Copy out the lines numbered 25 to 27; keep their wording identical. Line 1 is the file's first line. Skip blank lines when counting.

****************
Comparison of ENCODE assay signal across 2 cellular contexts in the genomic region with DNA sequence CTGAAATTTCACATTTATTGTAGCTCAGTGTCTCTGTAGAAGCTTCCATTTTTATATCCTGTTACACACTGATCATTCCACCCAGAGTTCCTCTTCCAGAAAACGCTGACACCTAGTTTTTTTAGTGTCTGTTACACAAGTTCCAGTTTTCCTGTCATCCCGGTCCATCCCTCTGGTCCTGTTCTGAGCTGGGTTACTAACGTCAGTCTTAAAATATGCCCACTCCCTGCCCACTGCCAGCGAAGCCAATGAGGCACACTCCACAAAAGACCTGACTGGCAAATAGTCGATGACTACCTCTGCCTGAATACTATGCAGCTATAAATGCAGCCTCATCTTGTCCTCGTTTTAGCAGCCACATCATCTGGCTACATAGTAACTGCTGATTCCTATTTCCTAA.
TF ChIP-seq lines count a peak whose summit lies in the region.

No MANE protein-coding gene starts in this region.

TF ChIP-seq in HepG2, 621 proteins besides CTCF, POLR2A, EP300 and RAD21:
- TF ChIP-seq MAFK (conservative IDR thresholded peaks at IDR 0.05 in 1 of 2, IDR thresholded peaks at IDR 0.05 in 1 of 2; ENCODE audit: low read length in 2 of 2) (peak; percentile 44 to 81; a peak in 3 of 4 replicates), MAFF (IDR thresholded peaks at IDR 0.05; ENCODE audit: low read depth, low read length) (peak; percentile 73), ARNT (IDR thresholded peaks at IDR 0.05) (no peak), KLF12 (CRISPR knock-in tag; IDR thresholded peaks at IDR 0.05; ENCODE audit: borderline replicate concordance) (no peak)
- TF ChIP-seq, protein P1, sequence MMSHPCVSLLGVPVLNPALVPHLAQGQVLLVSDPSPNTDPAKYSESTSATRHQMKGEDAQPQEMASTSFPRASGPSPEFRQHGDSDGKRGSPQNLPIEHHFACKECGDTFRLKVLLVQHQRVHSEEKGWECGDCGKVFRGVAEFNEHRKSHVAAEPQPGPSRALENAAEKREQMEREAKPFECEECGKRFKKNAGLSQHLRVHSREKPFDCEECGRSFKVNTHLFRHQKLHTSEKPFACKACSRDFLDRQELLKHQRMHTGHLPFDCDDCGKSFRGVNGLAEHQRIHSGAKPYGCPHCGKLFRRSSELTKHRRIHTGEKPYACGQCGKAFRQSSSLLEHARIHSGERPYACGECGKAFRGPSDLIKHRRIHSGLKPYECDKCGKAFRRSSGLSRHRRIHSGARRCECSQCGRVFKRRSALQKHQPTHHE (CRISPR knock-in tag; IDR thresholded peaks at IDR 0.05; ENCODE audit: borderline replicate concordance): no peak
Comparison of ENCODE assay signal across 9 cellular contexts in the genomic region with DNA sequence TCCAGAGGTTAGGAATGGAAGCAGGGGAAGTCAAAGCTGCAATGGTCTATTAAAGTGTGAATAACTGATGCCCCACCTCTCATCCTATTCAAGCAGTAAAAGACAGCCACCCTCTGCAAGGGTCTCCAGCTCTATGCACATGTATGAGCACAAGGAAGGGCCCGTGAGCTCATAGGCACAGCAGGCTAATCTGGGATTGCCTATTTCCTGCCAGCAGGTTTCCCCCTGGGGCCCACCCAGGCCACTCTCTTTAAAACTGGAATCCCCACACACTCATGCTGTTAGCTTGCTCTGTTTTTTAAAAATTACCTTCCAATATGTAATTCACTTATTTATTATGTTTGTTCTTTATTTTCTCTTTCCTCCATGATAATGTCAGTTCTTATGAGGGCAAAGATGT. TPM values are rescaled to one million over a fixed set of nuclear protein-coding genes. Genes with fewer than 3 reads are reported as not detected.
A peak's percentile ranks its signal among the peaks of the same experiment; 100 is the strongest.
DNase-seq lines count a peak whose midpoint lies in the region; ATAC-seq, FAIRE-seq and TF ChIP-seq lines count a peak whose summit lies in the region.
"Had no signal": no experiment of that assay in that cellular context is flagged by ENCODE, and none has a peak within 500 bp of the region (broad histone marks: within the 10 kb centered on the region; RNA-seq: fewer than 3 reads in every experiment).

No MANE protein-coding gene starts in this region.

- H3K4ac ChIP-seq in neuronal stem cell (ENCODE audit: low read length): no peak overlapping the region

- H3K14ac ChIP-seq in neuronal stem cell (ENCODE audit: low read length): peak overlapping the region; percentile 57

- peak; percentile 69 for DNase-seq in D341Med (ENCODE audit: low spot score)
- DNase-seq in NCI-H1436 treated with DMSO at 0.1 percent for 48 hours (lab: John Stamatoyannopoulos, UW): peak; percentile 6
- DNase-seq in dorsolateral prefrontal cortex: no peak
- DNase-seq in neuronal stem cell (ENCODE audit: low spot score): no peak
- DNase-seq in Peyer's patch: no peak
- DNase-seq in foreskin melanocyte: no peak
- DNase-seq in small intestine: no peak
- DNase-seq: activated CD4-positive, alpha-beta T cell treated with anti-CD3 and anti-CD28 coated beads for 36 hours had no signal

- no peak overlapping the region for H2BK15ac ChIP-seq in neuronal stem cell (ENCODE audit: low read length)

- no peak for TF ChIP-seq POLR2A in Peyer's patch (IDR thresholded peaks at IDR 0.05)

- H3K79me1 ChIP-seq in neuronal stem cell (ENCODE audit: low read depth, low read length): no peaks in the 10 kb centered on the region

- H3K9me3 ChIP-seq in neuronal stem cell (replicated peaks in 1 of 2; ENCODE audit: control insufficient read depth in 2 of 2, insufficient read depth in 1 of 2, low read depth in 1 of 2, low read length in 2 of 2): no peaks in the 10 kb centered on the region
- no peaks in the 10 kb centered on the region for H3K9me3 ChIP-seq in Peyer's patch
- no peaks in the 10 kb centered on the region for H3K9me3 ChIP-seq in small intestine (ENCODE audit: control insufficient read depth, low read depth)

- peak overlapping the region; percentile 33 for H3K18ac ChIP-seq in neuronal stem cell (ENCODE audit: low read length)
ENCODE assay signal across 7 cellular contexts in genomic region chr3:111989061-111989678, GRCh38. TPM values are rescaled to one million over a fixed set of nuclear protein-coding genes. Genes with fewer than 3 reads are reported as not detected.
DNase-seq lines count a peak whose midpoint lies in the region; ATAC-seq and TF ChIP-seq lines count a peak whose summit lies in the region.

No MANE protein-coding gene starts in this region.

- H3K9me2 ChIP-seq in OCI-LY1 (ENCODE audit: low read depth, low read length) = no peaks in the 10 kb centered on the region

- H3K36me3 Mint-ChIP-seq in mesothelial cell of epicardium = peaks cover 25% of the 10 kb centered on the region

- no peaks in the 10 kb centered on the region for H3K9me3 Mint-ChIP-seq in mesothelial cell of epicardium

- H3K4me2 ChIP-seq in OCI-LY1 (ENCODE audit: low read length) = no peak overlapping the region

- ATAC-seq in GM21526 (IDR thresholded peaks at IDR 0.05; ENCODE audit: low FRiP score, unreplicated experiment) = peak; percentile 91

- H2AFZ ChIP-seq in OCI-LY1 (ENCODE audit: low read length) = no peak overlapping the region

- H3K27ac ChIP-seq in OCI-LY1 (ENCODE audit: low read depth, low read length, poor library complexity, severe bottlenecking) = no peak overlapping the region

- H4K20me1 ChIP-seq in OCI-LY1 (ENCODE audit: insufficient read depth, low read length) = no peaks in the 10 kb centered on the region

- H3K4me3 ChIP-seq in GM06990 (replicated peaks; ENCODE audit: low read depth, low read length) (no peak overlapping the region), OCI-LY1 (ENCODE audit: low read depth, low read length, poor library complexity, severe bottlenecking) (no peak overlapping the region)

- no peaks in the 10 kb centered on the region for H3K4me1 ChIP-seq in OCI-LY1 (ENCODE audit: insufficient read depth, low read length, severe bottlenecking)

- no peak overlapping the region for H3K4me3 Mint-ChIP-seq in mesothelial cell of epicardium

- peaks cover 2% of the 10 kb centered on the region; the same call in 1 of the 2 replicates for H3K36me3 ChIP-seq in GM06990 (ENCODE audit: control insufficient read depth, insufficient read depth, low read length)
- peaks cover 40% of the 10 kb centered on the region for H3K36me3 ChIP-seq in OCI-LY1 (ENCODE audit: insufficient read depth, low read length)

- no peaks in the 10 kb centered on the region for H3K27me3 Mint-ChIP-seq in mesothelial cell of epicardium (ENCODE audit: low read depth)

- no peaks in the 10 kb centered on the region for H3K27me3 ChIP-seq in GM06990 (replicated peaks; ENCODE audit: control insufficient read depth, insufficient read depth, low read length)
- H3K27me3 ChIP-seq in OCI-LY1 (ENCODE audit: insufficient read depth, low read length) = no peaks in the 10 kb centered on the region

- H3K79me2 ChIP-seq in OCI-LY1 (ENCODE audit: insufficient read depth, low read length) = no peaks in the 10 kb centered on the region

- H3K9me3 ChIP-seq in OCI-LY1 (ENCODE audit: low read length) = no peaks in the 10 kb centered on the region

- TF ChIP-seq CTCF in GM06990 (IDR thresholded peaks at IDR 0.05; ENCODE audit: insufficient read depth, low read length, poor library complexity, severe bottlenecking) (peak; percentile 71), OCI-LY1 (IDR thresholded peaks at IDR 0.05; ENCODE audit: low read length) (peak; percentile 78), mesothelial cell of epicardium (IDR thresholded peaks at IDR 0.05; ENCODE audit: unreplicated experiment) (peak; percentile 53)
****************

- H3K9me3 ChIP-seq in neuronal stem cell (replicated peaks in 1 of 2; ENCODE audit: control insufficient read depth in 2 of 2, insufficient read depth in 1 of 2, low read depth in 1 of 2, low read length in 2 of 2): no peaks in the 10 kb centered on the region
- no peaks in the 10 kb centered on the region for H3K9me3 ChIP-seq in Peyer's patch
- no peaks in the 10 kb centered on the region for H3K9me3 ChIP-seq in small intestine (ENCODE audit: control insufficient read depth, low read depth)